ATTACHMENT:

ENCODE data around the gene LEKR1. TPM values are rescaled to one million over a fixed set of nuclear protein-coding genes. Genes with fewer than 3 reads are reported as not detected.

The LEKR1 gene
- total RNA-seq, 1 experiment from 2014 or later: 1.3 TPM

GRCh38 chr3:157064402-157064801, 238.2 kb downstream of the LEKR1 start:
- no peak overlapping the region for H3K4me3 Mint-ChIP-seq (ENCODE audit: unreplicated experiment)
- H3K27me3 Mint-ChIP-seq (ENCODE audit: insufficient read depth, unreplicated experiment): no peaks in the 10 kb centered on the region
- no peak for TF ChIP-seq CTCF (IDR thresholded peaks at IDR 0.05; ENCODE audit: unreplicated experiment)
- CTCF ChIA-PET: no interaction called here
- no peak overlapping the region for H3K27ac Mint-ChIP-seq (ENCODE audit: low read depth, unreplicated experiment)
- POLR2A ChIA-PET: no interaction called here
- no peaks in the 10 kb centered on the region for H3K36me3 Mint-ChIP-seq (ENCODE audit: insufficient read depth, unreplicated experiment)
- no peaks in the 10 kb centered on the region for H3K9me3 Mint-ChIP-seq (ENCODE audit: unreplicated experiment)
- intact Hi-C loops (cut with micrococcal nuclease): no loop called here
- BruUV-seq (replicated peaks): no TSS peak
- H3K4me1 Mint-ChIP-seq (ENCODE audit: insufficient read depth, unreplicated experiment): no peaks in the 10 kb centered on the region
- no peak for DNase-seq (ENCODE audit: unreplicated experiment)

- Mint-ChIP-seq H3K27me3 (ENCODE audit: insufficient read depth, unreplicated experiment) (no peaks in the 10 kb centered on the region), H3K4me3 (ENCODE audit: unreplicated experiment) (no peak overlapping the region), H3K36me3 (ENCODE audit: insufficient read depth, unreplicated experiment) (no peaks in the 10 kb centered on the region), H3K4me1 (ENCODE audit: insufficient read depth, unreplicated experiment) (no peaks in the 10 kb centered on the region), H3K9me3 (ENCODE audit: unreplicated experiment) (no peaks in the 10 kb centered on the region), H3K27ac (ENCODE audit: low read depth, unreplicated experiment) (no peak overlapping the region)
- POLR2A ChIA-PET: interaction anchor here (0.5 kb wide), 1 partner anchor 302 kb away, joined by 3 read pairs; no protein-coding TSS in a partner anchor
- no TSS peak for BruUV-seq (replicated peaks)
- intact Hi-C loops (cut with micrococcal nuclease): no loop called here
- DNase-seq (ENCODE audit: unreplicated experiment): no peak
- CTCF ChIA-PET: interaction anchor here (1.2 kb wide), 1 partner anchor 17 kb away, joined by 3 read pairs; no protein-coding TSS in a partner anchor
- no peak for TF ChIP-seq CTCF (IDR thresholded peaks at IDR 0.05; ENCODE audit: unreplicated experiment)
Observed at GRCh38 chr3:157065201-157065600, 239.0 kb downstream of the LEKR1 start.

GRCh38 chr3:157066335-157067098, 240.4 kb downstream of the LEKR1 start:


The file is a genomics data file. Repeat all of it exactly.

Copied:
ENCODE data around the gene LEKR1. TPM values are rescaled to one million over a fixed set of nuclear protein-coding genes. Genes with fewer than 3 reads are reported as not detected.

The LEKR1 gene
- total RNA-seq, 1 experiment from 2014 or later: 1.3 TPM

GRCh38 chr3:157064402-157064801, 238.2 kb downstream of the LEKR1 start:
- no peak overlapping the region for H3K4me3 Mint-ChIP-seq (ENCODE audit: unreplicated experiment)
- H3K27me3 Mint-ChIP-seq (ENCODE audit: insufficient read depth, unreplicated experiment): no peaks in the 10 kb centered on the region
- no peak for TF ChIP-seq CTCF (IDR thresholded peaks at IDR 0.05; ENCODE audit: unreplicated experiment)
- CTCF ChIA-PET: no interaction called here
- no peak overlapping the region for H3K27ac Mint-ChIP-seq (ENCODE audit: low read depth, unreplicated experiment)
- POLR2A ChIA-PET: no interaction called here
- no peaks in the 10 kb centered on the region for H3K36me3 Mint-ChIP-seq (ENCODE audit: insufficient read depth, unreplicated experiment)
- no peaks in the 10 kb centered on the region for H3K9me3 Mint-ChIP-seq (ENCODE audit: unreplicated experiment)
- intact Hi-C loops (cut with micrococcal nuclease): no loop called here
- BruUV-seq (replicated peaks): no TSS peak
- H3K4me1 Mint-ChIP-seq (ENCODE audit: insufficient read depth, unreplicated experiment): no peaks in the 10 kb centered on the region
- no peak for DNase-seq (ENCODE audit: unreplicated experiment)

- Mint-ChIP-seq H3K27me3 (ENCODE audit: insufficient read depth, unreplicated experiment) (no peaks in the 10 kb centered on the region), H3K4me3 (ENCODE audit: unreplicated experiment) (no peak overlapping the region), H3K36me3 (ENCODE audit: insufficient read depth, unreplicated experiment) (no peaks in the 10 kb centered on the region), H3K4me1 (ENCODE audit: insufficient read depth, unreplicated experiment) (no peaks in the 10 kb centered on the region), H3K9me3 (ENCODE audit: unreplicated experiment) (no peaks in the 10 kb centered on the region), H3K27ac (ENCODE audit: low read depth, unreplicated experiment) (no peak overlapping the region)
- POLR2A ChIA-PET: interaction anchor here (0.5 kb wide), 1 partner anchor 302 kb away, joined by 3 read pairs; no protein-coding TSS in a partner anchor
- no TSS peak for BruUV-seq (replicated peaks)
- intact Hi-C loops (cut with micrococcal nuclease): no loop called here
- DNase-seq (ENCODE audit: unreplicated experiment): no peak
- CTCF ChIA-PET: interaction anchor here (1.2 kb wide), 1 partner anchor 17 kb away, joined by 3 read pairs; no protein-coding TSS in a partner anchor
- no peak for TF ChIP-seq CTCF (IDR thresholded peaks at IDR 0.05; ENCODE audit: unreplicated experiment)
Observed at GRCh38 chr3:157065201-157065600, 239.0 kb downstream of the LEKR1 start.

GRCh38 chr3:157066335-157067098, 240.4 kb downstream of the LEKR1 start: